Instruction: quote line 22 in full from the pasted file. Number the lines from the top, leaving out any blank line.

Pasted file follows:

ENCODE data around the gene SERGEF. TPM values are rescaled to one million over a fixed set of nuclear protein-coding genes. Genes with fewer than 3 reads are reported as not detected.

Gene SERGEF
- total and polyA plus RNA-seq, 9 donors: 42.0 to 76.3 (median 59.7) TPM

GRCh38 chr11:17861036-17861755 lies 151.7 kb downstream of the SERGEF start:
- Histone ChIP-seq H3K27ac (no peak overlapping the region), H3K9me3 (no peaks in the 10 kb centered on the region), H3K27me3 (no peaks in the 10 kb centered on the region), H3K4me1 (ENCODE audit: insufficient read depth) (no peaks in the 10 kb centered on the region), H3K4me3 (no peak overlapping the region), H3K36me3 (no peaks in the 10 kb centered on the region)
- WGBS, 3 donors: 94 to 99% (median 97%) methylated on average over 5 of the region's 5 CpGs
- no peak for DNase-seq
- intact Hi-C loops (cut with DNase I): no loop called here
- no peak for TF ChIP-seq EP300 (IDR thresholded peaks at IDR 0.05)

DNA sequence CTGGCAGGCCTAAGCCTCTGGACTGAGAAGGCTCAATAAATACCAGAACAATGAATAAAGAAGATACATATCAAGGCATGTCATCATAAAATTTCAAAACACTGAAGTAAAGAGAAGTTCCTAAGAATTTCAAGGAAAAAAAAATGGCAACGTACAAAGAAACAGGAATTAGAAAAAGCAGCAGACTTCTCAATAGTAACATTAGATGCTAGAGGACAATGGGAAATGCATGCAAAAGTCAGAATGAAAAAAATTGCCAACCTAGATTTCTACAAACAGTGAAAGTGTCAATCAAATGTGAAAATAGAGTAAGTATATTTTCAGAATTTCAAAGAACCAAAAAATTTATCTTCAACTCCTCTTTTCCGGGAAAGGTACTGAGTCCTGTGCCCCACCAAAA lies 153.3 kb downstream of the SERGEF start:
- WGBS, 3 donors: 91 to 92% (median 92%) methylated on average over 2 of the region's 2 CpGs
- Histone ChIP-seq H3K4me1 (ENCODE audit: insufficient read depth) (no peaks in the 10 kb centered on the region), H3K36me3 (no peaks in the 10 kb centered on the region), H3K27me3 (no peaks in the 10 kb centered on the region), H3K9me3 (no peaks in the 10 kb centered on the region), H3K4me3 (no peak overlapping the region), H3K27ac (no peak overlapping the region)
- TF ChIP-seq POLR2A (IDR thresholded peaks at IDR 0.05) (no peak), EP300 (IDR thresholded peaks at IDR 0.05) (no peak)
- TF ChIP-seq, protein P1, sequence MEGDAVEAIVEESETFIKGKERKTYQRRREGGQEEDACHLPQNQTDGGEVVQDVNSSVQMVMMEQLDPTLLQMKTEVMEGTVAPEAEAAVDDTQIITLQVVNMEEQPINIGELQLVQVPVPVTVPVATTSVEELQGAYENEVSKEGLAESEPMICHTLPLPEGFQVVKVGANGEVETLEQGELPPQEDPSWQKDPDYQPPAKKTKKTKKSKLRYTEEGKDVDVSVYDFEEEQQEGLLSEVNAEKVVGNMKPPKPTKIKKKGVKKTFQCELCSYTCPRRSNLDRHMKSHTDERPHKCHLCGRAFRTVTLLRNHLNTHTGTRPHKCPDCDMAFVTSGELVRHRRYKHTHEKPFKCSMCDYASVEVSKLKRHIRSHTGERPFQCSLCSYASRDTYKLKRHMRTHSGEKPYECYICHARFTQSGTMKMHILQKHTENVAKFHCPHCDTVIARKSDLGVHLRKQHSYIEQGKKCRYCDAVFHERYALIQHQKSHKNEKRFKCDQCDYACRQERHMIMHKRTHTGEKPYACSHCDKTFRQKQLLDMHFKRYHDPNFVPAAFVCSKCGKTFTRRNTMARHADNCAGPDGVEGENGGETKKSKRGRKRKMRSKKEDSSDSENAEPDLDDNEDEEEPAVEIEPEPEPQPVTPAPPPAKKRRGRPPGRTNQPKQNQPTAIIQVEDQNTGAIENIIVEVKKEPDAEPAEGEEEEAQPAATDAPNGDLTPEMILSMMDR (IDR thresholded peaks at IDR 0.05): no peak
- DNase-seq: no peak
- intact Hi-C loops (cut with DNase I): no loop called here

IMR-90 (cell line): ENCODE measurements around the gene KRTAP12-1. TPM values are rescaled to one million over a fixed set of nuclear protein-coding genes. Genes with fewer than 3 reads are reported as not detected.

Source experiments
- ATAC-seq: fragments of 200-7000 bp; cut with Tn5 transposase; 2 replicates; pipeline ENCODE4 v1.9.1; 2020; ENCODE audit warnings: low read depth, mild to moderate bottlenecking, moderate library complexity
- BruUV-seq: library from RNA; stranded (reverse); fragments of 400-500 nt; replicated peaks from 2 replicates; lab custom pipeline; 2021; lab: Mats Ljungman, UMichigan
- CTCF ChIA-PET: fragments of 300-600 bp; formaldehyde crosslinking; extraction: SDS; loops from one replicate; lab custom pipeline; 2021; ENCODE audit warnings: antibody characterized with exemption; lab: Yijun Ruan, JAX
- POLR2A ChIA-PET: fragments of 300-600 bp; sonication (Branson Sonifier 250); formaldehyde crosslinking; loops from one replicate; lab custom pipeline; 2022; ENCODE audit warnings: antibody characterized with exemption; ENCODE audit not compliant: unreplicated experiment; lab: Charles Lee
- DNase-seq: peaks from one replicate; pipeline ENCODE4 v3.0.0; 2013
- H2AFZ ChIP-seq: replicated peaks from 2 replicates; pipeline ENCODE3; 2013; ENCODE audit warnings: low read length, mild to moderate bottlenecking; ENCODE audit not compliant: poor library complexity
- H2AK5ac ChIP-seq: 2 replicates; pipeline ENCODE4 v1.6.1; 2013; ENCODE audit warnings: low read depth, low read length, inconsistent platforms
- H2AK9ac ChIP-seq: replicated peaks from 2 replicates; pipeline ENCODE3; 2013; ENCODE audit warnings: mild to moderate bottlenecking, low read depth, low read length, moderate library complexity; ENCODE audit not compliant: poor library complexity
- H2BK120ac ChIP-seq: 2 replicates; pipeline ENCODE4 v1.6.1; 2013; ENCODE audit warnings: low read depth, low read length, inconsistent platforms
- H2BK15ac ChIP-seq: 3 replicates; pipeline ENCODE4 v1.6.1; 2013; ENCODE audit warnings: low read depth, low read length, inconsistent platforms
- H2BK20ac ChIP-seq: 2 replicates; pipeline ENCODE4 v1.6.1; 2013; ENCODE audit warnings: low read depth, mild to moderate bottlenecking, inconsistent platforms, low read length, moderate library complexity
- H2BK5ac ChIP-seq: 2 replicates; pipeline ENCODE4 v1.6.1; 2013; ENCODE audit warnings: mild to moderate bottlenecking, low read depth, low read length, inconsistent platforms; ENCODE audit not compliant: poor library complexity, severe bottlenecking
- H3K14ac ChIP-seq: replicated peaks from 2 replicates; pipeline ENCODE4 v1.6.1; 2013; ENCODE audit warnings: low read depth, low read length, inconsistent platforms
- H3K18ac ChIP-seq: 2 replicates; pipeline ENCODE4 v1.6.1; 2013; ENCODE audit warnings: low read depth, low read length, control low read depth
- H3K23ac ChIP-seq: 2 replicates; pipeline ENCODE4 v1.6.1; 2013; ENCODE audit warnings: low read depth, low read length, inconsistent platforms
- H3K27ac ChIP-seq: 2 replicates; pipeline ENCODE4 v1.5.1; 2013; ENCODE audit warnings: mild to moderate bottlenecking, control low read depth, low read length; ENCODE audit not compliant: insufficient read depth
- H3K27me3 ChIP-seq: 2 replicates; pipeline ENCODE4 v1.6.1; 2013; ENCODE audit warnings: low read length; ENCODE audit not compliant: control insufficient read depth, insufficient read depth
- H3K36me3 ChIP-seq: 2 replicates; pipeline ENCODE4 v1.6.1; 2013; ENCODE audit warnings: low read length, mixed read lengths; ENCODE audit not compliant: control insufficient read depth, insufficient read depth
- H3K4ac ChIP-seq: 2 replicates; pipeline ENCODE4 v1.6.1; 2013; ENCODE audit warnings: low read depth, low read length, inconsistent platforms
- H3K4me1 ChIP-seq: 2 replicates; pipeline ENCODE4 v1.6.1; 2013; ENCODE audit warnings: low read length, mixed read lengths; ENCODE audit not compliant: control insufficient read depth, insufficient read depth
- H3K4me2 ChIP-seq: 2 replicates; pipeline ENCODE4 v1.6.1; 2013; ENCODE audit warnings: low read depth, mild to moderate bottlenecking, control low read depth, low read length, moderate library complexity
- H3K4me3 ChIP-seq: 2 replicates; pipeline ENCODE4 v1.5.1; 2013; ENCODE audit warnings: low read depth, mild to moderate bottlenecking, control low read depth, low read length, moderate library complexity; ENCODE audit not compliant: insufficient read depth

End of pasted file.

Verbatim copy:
- POLR2A ChIA-PET: fragments of 300-600 bp; sonication (Branson Sonifier 250); formaldehyde crosslinking; loops from one replicate; lab custom pipeline; 2022; ENCODE audit warnings: antibody characterized with exemption; ENCODE audit not compliant: unreplicated experiment; lab: Charles Lee